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From: rameysb (ramey_at_[hidden])
Date: 2002-02-27 16:48:51

--- In boost_at_y..., "Yitzhak Sapir" <ysapir_at_y...> wrote:
> > 3) ar << * static_cast<const bus_stop *>(this);
> >
> Implementing serialization with << and >> is nice, and it allows
you to
> write code like this:
> socketstream << some_object;
> cout << some_object;
> which looks very generic. In fact, you may not even need to know
> type of stream you're serializing too. However, This is also
> problematic. << and >> were not meant for serialization of
> non-fielded data as far as I can see. That is, cout << 23 << 34;
> print 2334. Sent to a file and read back to an int, you'd
read "2334".
> There are two possibilities I know of:
> 1) Require your users to be aware of this: All users do cout << 23
<< '
> ' << 34 << ' '; after every int serialized. This is problematic as
> requires your users to be aware that they have to print fields
> the data. Besides, for serializing non formatted data, it is quite
> space-consuming. (A 4 byte number can take 10 ascii digits, or 20
> unicode chars).
> 2) Reimplement num_get and num_put and place them in the locale of
> serialized stream. This is problematic as num_get and num_put do
> have complementary functions. Particularly, num_put can only
> types bool, long, and unsigned long as far as integers are
> num_get can read shorts, etc. Consider now that a user writes a
> to the stream, then the long put function will be written, and a
> will be consequently read. So num_get's short methods would have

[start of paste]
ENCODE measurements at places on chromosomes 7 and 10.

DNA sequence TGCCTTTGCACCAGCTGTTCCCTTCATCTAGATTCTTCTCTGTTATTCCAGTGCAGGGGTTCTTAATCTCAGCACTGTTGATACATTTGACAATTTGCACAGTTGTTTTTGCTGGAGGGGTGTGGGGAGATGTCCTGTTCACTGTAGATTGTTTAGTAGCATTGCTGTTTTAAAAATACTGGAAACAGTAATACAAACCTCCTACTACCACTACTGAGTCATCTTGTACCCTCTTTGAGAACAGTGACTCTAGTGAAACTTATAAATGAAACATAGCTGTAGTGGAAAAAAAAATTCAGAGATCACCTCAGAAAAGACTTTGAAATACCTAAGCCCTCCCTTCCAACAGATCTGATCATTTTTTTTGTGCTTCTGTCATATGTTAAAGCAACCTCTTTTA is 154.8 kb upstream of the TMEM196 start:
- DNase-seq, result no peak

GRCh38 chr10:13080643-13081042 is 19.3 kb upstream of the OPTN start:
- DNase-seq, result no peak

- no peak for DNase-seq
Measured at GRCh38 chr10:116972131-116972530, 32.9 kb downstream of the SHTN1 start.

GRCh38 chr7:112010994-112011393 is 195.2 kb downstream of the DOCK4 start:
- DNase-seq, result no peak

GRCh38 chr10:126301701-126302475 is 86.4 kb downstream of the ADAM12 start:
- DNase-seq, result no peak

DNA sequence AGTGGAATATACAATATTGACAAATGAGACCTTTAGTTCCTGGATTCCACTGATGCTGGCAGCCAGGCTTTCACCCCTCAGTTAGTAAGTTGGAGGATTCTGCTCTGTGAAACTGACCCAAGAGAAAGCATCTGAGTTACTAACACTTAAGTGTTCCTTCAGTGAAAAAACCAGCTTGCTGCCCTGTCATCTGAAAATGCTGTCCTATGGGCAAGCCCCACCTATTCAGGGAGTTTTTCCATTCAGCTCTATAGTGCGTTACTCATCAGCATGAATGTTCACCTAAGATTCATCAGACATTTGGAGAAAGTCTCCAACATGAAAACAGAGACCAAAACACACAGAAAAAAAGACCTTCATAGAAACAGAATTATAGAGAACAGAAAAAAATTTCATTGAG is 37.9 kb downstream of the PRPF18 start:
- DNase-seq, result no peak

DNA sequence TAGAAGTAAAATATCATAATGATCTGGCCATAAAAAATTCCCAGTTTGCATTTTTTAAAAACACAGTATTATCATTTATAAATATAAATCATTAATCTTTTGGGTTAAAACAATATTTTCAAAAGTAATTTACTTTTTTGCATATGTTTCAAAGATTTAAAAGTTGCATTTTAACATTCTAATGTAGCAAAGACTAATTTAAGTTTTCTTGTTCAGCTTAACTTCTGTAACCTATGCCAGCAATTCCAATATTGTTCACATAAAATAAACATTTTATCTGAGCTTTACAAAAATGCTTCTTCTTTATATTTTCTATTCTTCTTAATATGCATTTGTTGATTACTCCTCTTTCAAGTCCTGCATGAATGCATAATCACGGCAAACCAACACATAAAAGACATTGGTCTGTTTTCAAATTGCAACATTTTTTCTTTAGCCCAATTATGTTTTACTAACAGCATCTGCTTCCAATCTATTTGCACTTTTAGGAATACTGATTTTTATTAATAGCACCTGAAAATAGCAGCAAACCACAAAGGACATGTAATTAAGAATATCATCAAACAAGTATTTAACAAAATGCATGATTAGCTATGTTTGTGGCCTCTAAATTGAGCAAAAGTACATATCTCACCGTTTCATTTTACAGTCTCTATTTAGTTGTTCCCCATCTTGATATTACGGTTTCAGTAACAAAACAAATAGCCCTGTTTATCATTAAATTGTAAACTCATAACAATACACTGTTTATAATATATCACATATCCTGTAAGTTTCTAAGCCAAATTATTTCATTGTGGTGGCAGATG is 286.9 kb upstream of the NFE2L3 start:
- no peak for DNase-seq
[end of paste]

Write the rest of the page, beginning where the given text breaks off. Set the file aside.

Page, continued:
to be
> reimplemented to also know that they read a long.
> Both of these are compounded by the fact that formatted
> takes place with << and >>, which is much slower (as it must
implement a
> more robust system) than would need to be for the purpose of
> non-formatted serialization.
> This only happens if you use a basic_*stream derivative, but it
> (from a brief look at the code) that you are. I should also note
> you may want to make the archive templated by Char and CharTraits,
> follow the basic_*archive/*archive/w*archive framework. So this
way if
> you're serializing to a wchar_t stream that has a unicode code
> conversion you don't have to lose information on serializing a
> or have to follow additional steps to prevent this.

input and output archives are not derived from streams. They are
implement in terms of strings. This is addressed in the "Rational"
section of the documentation. The reference to the stream to be used
is passed when the archive is created. So all issues associated with
streams are orthogonal to archives.

also the rational for using text for numbers - is portability from
machine to machine. binary portability would be a huge hassle and
never be complete. Its bad enough that there are little and big
endien machines, floating point formats vary from machine to
machine. I believe that the only practical way to make archives
portable across machines to use text files.

Robert Ramey

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